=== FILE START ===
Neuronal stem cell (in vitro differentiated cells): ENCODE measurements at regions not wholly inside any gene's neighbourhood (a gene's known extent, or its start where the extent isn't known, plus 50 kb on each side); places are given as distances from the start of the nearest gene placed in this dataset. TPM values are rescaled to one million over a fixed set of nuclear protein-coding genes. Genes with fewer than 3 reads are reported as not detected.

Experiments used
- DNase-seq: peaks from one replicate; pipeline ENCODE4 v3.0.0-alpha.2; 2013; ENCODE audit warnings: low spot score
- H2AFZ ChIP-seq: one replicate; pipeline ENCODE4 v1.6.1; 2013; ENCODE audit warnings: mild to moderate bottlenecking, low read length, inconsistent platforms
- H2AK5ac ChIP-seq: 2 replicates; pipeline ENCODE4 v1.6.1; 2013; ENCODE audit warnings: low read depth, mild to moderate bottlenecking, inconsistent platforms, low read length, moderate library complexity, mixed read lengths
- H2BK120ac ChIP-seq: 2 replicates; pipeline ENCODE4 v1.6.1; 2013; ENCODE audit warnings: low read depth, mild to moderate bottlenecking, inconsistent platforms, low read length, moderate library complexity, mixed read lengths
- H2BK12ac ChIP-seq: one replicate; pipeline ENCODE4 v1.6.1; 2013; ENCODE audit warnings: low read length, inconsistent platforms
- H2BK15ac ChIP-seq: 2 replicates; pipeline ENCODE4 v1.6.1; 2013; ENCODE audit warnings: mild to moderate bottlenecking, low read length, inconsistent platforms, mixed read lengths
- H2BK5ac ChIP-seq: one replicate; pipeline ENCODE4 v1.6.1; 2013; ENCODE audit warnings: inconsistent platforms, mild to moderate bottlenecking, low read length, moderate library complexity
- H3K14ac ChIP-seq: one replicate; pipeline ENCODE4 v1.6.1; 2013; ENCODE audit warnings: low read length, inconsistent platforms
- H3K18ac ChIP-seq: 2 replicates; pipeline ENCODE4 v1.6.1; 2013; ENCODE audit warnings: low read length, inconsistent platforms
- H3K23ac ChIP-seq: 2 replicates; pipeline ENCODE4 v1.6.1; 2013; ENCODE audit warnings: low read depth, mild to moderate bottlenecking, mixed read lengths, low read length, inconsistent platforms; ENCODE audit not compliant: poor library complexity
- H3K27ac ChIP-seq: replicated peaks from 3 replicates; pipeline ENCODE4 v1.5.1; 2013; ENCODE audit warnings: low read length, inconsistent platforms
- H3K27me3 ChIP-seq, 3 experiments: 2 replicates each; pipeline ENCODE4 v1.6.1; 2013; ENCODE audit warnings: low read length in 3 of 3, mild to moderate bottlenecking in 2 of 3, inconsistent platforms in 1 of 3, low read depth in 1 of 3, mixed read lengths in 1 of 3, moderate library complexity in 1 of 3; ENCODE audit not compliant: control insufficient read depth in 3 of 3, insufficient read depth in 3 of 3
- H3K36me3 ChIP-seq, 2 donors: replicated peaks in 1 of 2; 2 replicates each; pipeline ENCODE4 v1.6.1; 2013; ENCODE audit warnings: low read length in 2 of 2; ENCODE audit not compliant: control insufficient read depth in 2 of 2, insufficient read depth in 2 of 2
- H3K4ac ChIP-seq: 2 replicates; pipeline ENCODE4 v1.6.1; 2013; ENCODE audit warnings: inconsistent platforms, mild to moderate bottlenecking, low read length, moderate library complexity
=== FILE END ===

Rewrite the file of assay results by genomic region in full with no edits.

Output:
Neuronal stem cell (in vitro differentiated cells): ENCODE measurements at regions not wholly inside any gene's neighbourhood (a gene's known extent, or its start where the extent isn't known, plus 50 kb on each side); places are given as distances from the start of the nearest gene placed in this dataset. TPM values are rescaled to one million over a fixed set of nuclear protein-coding genes. Genes with fewer than 3 reads are reported as not detected.

Experiments used
- DNase-seq: peaks from one replicate; pipeline ENCODE4 v3.0.0-alpha.2; 2013; ENCODE audit warnings: low spot score
- H2AFZ ChIP-seq: one replicate; pipeline ENCODE4 v1.6.1; 2013; ENCODE audit warnings: mild to moderate bottlenecking, low read length, inconsistent platforms
- H2AK5ac ChIP-seq: 2 replicates; pipeline ENCODE4 v1.6.1; 2013; ENCODE audit warnings: low read depth, mild to moderate bottlenecking, inconsistent platforms, low read length, moderate library complexity, mixed read lengths
- H2BK120ac ChIP-seq: 2 replicates; pipeline ENCODE4 v1.6.1; 2013; ENCODE audit warnings: low read depth, mild to moderate bottlenecking, inconsistent platforms, low read length, moderate library complexity, mixed read lengths
- H2BK12ac ChIP-seq: one replicate; pipeline ENCODE4 v1.6.1; 2013; ENCODE audit warnings: low read length, inconsistent platforms
- H2BK15ac ChIP-seq: 2 replicates; pipeline ENCODE4 v1.6.1; 2013; ENCODE audit warnings: mild to moderate bottlenecking, low read length, inconsistent platforms, mixed read lengths
- H2BK5ac ChIP-seq: one replicate; pipeline ENCODE4 v1.6.1; 2013; ENCODE audit warnings: inconsistent platforms, mild to moderate bottlenecking, low read length, moderate library complexity
- H3K14ac ChIP-seq: one replicate; pipeline ENCODE4 v1.6.1; 2013; ENCODE audit warnings: low read length, inconsistent platforms
- H3K18ac ChIP-seq: 2 replicates; pipeline ENCODE4 v1.6.1; 2013; ENCODE audit warnings: low read length, inconsistent platforms
- H3K23ac ChIP-seq: 2 replicates; pipeline ENCODE4 v1.6.1; 2013; ENCODE audit warnings: low read depth, mild to moderate bottlenecking, mixed read lengths, low read length, inconsistent platforms; ENCODE audit not compliant: poor library complexity
- H3K27ac ChIP-seq: replicated peaks from 3 replicates; pipeline ENCODE4 v1.5.1; 2013; ENCODE audit warnings: low read length, inconsistent platforms
- H3K27me3 ChIP-seq, 3 experiments: 2 replicates each; pipeline ENCODE4 v1.6.1; 2013; ENCODE audit warnings: low read length in 3 of 3, mild to moderate bottlenecking in 2 of 3, inconsistent platforms in 1 of 3, low read depth in 1 of 3, mixed read lengths in 1 of 3, moderate library complexity in 1 of 3; ENCODE audit not compliant: control insufficient read depth in 3 of 3, insufficient read depth in 3 of 3
- H3K36me3 ChIP-seq, 2 donors: replicated peaks in 1 of 2; 2 replicates each; pipeline ENCODE4 v1.6.1; 2013; ENCODE audit warnings: low read length in 2 of 2; ENCODE audit not compliant: control insufficient read depth in 2 of 2, insufficient read depth in 2 of 2
- H3K4ac ChIP-seq: 2 replicates; pipeline ENCODE4 v1.6.1; 2013; ENCODE audit warnings: inconsistent platforms, mild to moderate bottlenecking, low read length, moderate library complexity